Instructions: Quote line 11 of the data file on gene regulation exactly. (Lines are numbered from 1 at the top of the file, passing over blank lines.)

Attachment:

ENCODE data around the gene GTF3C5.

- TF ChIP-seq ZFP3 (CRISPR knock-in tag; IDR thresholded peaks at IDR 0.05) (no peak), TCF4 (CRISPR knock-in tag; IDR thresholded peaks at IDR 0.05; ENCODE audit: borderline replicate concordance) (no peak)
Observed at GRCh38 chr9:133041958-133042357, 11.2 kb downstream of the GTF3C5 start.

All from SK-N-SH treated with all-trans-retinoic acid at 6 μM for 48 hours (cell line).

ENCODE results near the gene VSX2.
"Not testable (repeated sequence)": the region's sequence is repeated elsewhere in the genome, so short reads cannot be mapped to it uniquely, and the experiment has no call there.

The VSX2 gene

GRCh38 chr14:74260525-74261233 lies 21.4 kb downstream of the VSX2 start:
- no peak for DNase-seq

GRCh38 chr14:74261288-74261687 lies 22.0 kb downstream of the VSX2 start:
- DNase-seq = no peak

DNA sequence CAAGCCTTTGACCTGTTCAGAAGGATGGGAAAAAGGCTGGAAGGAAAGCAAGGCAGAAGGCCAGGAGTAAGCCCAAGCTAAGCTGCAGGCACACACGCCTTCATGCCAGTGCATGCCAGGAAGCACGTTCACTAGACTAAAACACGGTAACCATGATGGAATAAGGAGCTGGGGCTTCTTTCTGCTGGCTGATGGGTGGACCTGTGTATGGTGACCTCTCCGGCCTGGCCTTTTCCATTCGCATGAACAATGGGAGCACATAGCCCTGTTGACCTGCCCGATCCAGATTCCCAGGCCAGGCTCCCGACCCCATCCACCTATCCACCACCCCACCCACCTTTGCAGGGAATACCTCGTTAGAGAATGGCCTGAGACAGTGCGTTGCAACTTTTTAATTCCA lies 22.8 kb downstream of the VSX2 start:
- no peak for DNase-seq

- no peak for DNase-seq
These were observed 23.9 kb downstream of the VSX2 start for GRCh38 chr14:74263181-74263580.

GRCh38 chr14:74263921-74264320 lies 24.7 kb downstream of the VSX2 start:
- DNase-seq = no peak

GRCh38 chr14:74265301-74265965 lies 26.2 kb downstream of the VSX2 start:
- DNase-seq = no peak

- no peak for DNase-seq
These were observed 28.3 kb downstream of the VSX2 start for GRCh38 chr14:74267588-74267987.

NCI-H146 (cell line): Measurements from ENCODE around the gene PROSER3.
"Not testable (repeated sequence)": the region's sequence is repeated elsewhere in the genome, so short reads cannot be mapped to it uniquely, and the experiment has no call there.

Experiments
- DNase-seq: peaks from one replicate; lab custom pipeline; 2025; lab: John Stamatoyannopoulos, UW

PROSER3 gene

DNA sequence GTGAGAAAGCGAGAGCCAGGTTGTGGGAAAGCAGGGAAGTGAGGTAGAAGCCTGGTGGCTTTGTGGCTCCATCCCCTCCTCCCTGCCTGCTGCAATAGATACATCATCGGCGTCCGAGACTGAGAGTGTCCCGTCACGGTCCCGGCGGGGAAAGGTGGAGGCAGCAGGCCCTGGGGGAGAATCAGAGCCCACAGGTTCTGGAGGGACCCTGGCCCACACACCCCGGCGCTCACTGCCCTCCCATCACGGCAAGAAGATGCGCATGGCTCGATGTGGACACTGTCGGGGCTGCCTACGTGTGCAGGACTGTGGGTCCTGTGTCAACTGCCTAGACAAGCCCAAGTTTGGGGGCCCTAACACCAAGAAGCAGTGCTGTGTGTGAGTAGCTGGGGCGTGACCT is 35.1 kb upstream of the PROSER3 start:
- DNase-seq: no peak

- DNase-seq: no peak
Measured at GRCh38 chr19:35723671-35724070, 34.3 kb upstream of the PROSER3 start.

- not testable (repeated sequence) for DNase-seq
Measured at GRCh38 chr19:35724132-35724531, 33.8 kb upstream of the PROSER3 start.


- DNase-seq = no peak